New MS Database Could Transform Patient Care, Research

Pauline Anderson

May 30, 2014

DALLAS — Multiple sclerosis (MS) experts are planning to launch a new national database along the lines of the tremendously successful Alzheimer's Disease Neuroimaging Initiative (ADNI).

With funding from the pharmaceutical industry, the North American Registry for Care and Research in MS (NARCRMS) will be an open-source database with information available to clinicians, patients, and pharmaceutical companies.

The "totally novel" database promises to provide "a vast amount of information" that will "transform care and transform research," giving clinicians a much broader understanding of the disease, said Kottil W. Rammohan, MD, professor, clinical neurology, University of Miami, Florida, during a lecture here at the 6th Cooperative Meeting of the Consortium of Multiple Sclerosis Centers (CMSC) and the Americas Committee for Treatment and Research In Multiple Sclerosis (ACTRIMS).

In return for providing funding, pharmaceutical companies will have access to information updated daily in real time that will "help define better drugs," said Dr. Rammohan.

The new database will be connected to a patient-reported database called NARCOMS, which includes 30,000 patients.

Great Strides

The ADNI database, which collects imaging and biomarker information related to AD, is the prototype for the new MS database. To date, over 400 papers have been published using data from ADNI, which was started in 2004, said Dr. Rammohan. "It's a great model" that has contributed to great strides in the understanding of all areas of the disease, including early AD risks, he said. While it began as a North American database, it now collects data worldwide.

With NARCRMS, data will be entered by using unique identifiers, always preserving patient privacy. Dr. Rammohan foresees that at each patient visit, MRI, biomarker, and other information will be entered electronically. "There will be no paper, and no faxes," with information being collected through a system called REDcap (Research Electronic Data capture), said Dr. Rammohan. "When you close the screen, it's already on the server."

Every effort will be made to include minorities and different socioeconomic levels, and a Spanish version of the database will be available, he said. To broaden the reach, there will be apps for mobile devices.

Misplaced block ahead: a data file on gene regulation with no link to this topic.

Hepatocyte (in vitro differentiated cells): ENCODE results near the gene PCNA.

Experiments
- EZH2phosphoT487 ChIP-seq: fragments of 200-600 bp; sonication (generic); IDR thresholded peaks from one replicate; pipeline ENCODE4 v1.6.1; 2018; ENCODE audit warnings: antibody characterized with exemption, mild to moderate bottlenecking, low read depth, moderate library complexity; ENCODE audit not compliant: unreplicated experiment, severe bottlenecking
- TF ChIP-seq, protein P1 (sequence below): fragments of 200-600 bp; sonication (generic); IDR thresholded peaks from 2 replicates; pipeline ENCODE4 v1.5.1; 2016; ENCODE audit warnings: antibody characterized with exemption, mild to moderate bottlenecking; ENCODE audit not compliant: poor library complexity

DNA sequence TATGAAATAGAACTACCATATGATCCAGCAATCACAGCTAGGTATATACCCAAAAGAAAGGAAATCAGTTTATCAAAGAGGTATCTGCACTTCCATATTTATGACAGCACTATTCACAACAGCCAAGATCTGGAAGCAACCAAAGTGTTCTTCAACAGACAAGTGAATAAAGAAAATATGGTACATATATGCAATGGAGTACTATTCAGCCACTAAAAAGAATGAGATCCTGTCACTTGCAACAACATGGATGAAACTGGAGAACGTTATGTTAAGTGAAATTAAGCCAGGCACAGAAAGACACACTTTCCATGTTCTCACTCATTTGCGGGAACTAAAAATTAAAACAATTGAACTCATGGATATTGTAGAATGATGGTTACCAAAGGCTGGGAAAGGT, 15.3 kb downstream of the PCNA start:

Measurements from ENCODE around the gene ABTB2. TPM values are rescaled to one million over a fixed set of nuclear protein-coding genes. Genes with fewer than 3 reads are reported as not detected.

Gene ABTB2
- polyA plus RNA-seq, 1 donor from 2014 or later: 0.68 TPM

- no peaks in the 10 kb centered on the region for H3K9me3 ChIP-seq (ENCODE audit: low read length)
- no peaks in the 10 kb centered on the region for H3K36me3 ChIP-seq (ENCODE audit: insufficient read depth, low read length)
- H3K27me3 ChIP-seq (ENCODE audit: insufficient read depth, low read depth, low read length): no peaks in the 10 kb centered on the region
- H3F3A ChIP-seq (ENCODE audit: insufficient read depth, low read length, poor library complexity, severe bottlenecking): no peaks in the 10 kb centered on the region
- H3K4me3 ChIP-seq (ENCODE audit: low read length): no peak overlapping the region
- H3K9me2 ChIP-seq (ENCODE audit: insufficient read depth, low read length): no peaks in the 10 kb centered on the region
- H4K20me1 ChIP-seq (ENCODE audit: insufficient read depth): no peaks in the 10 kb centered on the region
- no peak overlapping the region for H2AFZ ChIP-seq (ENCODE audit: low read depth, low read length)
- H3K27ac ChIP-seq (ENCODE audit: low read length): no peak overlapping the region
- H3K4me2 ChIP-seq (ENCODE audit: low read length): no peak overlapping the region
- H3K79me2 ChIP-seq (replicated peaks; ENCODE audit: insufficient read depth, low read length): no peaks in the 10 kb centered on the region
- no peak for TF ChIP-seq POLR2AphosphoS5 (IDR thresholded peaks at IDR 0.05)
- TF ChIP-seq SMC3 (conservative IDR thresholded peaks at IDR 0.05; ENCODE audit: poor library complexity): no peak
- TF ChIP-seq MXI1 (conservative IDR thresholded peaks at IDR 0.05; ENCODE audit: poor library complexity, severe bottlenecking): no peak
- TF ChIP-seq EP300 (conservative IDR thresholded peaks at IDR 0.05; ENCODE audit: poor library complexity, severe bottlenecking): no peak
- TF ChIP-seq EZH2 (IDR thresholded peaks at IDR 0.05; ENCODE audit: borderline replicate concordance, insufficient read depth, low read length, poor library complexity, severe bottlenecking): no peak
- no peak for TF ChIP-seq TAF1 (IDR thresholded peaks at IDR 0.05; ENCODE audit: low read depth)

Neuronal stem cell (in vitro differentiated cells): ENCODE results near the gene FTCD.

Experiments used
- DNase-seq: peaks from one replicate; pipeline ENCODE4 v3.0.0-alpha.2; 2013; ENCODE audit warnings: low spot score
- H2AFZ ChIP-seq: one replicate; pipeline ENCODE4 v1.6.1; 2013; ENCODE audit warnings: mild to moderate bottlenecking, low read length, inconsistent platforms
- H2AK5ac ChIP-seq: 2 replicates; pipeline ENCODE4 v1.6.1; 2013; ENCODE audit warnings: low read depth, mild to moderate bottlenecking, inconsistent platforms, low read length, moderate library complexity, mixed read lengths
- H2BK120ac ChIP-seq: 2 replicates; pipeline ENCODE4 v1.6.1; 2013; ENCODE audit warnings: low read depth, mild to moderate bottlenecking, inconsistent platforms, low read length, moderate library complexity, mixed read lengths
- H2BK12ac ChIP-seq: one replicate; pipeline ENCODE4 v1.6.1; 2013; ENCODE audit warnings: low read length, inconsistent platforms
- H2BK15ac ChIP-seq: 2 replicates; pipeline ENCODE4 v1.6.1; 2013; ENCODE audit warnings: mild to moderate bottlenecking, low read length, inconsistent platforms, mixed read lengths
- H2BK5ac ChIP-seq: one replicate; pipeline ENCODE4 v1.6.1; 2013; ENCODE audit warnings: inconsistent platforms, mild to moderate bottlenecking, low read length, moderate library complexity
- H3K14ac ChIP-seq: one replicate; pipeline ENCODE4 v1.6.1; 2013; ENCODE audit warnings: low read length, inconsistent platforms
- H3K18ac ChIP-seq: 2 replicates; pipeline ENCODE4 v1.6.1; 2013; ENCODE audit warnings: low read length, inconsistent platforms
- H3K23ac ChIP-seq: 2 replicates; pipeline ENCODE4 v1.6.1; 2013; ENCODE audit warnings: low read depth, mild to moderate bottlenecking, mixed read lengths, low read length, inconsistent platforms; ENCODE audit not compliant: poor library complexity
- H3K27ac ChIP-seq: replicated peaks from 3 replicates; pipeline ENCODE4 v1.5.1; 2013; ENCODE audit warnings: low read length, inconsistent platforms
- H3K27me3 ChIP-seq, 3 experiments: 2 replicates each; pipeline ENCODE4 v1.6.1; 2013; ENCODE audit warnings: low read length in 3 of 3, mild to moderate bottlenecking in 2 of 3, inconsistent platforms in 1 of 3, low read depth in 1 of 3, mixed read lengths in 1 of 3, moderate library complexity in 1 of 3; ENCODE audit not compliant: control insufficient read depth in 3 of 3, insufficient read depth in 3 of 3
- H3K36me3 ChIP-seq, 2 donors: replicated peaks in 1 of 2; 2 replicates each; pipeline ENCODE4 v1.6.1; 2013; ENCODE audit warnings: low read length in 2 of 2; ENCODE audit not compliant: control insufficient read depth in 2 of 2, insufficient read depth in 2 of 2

Every CMSC member and every patient with MS in the United States can participate in NARCRMS, he said. Patients need to enroll in NARCOMS before their data can be available in NARCRMS.

This year, NARCMS is being incorporated and a charter established. Various "cores," including biomarkers, genetics, and health economics, will be developed during 2015 and 2016.

In response to a query from the audience about whether rehabilitation professionals would have access to the database, "to be able to mine it for potential research." Dr. Rammohan said this was an "excellent idea" because "rehabilitation is a huge part of this disease."

Asked to comment on this new database, Francois Bethoux, MD, a neurologist at the Cleveland Clinic in Ohio and editor in chief, International Journal of MS Care, told Medscape Medical News he thinks "it's a great idea."

Because it will include MRI and other biomarker information, it should provide "a full picture" for the neurologist, and not just patient-reported information, said Dr. Bethoux. Its open-access nature means that the database will be accessible to the community, "which is really what we need," he said.

The authors have disclosed no relevant financial relationships.

6th Cooperative Meeting of the Consortium of Multiple Sclerosis Centers (CMSC) and the Americas Committee for Treatment and Research In Multiple Sclerosis (ACTRIMS).Opening Lecture. May 29, 2014.

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